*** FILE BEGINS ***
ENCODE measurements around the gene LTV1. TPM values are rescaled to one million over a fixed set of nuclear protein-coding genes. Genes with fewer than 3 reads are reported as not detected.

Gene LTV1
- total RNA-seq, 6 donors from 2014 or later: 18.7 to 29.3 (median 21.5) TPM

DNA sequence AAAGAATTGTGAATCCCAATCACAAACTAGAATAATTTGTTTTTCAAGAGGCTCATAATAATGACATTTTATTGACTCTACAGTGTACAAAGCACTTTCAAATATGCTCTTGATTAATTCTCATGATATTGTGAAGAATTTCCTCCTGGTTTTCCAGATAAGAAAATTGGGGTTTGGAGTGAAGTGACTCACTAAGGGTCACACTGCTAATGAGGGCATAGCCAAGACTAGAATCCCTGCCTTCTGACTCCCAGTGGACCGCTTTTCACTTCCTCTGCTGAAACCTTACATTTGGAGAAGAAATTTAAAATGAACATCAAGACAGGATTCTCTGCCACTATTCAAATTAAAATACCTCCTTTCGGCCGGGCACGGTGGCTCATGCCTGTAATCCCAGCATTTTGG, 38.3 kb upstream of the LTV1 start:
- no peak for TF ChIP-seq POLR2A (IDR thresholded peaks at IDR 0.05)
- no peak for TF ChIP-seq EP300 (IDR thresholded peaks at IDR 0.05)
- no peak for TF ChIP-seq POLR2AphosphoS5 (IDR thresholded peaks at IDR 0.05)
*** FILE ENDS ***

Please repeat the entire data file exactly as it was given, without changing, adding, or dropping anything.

ENCODE measurements around the gene LTV1. TPM values are rescaled to one million over a fixed set of nuclear protein-coding genes. Genes with fewer than 3 reads are reported as not detected.

Gene LTV1
- total RNA-seq, 6 donors from 2014 or later: 18.7 to 29.3 (median 21.5) TPM

DNA sequence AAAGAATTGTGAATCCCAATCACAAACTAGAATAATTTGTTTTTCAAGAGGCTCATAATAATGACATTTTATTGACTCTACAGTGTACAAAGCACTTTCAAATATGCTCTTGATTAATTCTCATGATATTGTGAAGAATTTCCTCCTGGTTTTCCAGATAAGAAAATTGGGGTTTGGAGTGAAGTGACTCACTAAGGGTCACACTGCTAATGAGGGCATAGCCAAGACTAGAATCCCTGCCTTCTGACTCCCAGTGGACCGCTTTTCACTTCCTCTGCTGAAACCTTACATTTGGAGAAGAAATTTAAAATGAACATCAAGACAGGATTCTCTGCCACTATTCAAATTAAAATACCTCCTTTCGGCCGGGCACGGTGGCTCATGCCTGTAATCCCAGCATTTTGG, 38.3 kb upstream of the LTV1 start:
- no peak for TF ChIP-seq POLR2A (IDR thresholded peaks at IDR 0.05)
- no peak for TF ChIP-seq EP300 (IDR thresholded peaks at IDR 0.05)
- no peak for TF ChIP-seq POLR2AphosphoS5 (IDR thresholded peaks at IDR 0.05)